4. Write down their thicknesses in decimetres using decimal notation.
5. Calculate the thickest composite sheet you could make from any two of these sheets and write down the thickness in decimetres and in decimal notation.
6. Calculate the thinnest composite sheet you could make from any two of these sheets and write down the thickness in decimetres and in decimal notation.
Task 14: Calculator Task[edit  edit source]
a. Enter ".2 + .05 =" and write the answer:
 __________
b. Write the answer to (a) as an ordinary fraction:
 __________
c. 25 hundredths is also equal to a ____ part of a decimetre. ( 1 1/10, 4/12, 3/4, 1/2, 1/4
d. Do the following calculations and write them out in the same way as in (a), (b) and (c) above:
 .7 + .05 = ___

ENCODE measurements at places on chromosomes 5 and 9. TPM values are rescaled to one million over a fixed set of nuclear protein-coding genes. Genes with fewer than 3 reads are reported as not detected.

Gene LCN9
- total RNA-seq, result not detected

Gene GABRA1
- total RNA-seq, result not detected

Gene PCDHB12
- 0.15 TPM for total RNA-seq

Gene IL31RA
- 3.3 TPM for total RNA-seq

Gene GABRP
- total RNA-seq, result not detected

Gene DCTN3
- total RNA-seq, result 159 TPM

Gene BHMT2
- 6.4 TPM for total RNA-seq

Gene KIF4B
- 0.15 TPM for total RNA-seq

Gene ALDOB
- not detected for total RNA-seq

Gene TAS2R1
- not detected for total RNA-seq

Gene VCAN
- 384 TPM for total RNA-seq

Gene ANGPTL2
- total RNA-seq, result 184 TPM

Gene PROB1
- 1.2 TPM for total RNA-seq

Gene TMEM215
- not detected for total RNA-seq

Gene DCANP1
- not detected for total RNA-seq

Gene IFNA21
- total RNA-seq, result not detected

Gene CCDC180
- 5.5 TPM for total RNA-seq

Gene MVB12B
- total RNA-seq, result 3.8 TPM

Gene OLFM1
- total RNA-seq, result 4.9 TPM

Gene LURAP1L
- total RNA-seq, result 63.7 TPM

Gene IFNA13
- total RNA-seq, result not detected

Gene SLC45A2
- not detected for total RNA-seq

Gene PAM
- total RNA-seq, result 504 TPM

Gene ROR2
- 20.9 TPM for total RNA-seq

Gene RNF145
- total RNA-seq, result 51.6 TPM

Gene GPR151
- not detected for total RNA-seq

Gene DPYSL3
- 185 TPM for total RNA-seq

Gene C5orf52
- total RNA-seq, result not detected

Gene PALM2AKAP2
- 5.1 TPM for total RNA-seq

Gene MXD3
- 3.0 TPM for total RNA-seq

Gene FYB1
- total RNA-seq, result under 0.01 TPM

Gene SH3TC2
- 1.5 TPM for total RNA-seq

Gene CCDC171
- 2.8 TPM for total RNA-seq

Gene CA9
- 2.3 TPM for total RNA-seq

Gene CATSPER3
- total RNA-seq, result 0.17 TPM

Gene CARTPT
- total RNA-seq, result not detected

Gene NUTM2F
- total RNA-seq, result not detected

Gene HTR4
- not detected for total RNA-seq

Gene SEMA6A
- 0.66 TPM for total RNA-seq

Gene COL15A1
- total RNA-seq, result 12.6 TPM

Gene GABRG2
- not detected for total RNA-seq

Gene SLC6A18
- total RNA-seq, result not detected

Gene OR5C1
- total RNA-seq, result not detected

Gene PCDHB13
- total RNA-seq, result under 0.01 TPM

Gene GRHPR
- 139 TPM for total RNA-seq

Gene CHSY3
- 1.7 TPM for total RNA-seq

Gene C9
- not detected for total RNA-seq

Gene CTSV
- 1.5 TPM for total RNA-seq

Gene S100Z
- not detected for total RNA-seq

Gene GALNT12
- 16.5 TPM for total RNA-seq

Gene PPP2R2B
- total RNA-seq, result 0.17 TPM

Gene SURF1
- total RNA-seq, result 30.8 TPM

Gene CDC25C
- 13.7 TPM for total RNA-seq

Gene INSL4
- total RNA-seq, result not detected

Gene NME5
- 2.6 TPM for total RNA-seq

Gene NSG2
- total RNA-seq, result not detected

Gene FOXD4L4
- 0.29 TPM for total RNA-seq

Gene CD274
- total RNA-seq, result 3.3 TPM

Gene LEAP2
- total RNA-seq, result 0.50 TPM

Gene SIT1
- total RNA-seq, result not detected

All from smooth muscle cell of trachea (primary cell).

.3 + .45 = ___
 .12 + .13 = ___
 .2 + .55 = ___
 .38 + .12 = ___
FET Physics[edit  edit source]
The next activities cover two important topics in FET physics. They are presented in a very conventional form but, like the Intermediate Phase investigation of fractions, these activities can be taught in an investigative style. The difference is that if the educator's control is strong, the activity will be less of an investigation. If it is less educatorcentred i.e. he/she gives more control over the activity to the learners, it will be more of an investigation way. Again we must make the point that the spirit of investigation lies largely in the approach taken by the individual educator to teaching and learning.
Newton's Second Law (NII)[edit  edit source]
Outcomes[edit  edit source]